To better manage others, manage yourself

“I am committed to work-life balance,” you say in a team meeting. Then you end up working with your team until 8 p.m. every night for the rest of the week revisiting budget scenarios. “Vacations are essential for restoration,” you advise your direct reports, but you spend your own vacation jumping on quick calls and monitoring email.


You may have been here—said one thing, but then did something else. Busy leaders might give themselves a pass because they “have no choice” or because “it’s not that big of a deal.” While it may or may not be a big deal for you, your choices as a leader have ripple effects throughout your entire organization.

When it comes to leadership in the modern workplace, the old adage “do as I say, not as I do” just doesn’t cut it. All day, every day, you’re signaling through your words and actions what it takes to be successful on your team. Leader signals reverberate, and they can have massive unintended consequences.

While it’s a heavy responsibility to accept, there are ways to send better signals even in high-pressure, fast-moving cultures. Here are a few ideas to get you started:



You mean to give a meeting your full attention, but the allure of your device is hard to resist. So you end up reading the text, responding to the text, and the next thing you know, 10 minutes have passed.

Chances are, you don’t actually think the meetings you’re multi-tasking in are a waste of time. (If you do, don’t go, or work with your team to improve meeting quality.) But the signals you’re sending suggest that the meeting is low-value, you don’t respect the meeting host, or you are simply too important to be in one conversation at a time. Multi-tasking is contagious and undermines the quality of the dialogue for everyone. Plus, it’s usually not even possible! Put your device away and give each conversation your full attention. It can go a tremendous way toward aligning your intentions and actions.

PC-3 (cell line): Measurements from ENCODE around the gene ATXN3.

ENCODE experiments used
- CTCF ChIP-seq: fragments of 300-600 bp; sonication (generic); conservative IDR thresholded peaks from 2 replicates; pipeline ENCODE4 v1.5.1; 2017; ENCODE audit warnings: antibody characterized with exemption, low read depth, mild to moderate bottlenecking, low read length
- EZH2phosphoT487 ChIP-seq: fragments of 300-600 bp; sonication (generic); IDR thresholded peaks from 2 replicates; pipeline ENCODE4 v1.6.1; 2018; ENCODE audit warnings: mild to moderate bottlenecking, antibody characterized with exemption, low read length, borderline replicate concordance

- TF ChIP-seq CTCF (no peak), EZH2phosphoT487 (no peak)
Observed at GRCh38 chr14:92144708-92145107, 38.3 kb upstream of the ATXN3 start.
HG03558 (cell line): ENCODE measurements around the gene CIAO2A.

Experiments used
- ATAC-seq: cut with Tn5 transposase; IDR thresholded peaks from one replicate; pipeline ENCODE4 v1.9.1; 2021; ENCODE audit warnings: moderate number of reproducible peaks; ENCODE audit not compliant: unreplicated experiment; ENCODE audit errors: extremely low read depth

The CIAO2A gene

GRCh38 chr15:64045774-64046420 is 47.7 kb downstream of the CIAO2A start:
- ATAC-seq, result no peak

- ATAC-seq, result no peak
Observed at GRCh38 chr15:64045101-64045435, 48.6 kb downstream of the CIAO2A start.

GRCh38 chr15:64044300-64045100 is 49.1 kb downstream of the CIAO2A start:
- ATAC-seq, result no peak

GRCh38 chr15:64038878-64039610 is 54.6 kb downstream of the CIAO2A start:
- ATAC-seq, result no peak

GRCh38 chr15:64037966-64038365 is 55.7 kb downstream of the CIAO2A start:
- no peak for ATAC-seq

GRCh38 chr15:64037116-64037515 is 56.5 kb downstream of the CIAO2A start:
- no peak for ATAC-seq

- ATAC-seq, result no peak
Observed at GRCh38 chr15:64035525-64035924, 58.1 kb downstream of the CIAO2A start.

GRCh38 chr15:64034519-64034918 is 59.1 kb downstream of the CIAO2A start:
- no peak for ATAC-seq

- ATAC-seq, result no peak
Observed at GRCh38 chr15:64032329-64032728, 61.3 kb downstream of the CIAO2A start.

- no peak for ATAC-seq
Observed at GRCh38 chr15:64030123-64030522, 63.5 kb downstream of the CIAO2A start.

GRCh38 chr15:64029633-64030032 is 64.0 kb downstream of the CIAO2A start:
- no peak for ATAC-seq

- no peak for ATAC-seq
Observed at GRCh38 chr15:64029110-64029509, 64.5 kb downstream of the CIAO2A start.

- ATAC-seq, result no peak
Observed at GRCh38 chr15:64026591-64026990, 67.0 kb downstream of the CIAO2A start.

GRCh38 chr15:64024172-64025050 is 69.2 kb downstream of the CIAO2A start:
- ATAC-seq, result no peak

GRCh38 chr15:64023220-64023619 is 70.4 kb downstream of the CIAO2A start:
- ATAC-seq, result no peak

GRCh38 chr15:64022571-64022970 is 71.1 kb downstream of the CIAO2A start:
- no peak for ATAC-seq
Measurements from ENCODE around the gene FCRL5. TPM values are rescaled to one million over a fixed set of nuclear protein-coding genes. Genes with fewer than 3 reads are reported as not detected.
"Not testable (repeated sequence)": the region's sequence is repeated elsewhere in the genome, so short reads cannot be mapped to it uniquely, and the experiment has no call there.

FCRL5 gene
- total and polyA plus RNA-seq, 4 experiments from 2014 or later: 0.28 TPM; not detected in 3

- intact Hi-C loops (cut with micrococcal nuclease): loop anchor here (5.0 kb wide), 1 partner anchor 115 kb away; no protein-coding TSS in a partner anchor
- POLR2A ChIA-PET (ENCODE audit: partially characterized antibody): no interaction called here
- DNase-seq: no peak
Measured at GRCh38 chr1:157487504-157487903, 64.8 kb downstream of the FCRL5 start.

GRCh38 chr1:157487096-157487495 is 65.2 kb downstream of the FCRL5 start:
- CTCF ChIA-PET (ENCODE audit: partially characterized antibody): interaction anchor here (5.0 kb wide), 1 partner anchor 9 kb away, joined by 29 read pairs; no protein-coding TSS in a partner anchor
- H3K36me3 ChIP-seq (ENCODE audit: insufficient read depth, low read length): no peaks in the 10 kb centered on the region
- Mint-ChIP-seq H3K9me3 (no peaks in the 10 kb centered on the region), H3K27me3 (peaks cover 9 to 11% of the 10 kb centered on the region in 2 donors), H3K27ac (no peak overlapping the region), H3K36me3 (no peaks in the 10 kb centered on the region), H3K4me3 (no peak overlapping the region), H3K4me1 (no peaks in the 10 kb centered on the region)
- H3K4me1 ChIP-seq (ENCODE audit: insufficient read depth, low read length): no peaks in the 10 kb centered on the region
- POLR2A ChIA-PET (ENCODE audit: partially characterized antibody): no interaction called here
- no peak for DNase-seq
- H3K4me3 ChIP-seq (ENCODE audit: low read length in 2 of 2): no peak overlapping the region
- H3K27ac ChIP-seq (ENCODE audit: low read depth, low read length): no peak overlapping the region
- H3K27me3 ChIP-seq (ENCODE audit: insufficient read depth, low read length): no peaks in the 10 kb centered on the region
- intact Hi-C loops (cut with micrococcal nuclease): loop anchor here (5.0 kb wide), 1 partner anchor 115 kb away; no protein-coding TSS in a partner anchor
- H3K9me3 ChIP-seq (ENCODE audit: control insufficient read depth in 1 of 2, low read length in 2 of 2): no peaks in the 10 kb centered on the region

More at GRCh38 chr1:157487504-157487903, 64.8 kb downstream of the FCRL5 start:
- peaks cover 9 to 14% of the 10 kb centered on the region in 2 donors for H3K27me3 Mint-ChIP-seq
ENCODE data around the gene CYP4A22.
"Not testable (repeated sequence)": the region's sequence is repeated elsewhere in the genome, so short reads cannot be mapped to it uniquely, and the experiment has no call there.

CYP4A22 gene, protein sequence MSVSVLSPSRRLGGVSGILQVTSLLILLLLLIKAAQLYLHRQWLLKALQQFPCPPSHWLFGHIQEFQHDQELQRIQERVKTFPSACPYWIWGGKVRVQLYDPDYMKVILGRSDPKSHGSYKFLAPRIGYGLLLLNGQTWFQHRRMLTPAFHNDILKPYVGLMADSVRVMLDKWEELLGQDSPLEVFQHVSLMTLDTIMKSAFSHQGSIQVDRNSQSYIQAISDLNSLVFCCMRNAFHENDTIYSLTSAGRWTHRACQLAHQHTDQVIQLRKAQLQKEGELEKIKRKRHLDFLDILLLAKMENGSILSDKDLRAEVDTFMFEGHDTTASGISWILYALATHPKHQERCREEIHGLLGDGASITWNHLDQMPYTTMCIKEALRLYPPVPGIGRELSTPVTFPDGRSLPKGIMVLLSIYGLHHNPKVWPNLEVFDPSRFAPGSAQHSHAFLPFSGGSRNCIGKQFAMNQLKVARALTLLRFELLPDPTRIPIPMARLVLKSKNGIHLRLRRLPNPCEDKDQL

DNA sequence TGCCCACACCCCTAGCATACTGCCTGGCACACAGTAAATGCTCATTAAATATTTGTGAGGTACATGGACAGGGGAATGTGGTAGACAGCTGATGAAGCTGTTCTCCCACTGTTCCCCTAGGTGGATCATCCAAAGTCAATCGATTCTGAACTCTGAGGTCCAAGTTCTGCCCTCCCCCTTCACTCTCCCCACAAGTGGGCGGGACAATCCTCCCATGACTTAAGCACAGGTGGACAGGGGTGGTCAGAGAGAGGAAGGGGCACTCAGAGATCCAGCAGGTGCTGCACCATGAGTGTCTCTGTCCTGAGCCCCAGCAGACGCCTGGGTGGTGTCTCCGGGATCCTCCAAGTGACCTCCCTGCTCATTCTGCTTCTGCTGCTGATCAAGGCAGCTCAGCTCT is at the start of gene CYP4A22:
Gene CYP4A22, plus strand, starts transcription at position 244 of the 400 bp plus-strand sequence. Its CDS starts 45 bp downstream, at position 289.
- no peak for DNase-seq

Leaving your feelings at the door is easier said than done. Even if you’re trying to hold it in, frustration, stress, and other negative emotions have a way of leaking out. Can’t shake a bad mood lingering from frustrations at home? Acknowledge it with your team, make it clear that it’s not about them, and then move on. Find yourself snapping at a direct report? Apologize, and do better next time.


Your most important job as a leader is to create an environment in which your team can be successful. An important part of this is stability. Yes, for organizations that are just starting up, or that put a special emphasis on innovation, “navigating ambiguity” is a skill set necessary for leaders and team members alike.

But ambiguity caused by decisions that are frequently “unmade,” objectives that remain a moving target, deadlines that get repeatedly moved up or pushed, or other regular fire drills doesn’t drive innovation—it can stymie productivity and damage team morale. By remaining as consistent as possible in your expectations, your team can have more capacity to roll with the punches that do come along.



You’re not going to change years of ingrained behaviors overnight. Instead, seek out—and stick to—small wins that signal to your team that you’re making an effort. For example, feel free to type out those evening and weekend emails to your heart’s content. But use the “send later” feature in your email client to make sure they go out during your team’s regular business hours. Or, start attending your meetings old-school with just a notepad and a pen. Your devices will appreciate the break.

Being a leader is hard work, but it’s even harder when you get in your own way. Take the extra time to make sure your signals are serving you and your team.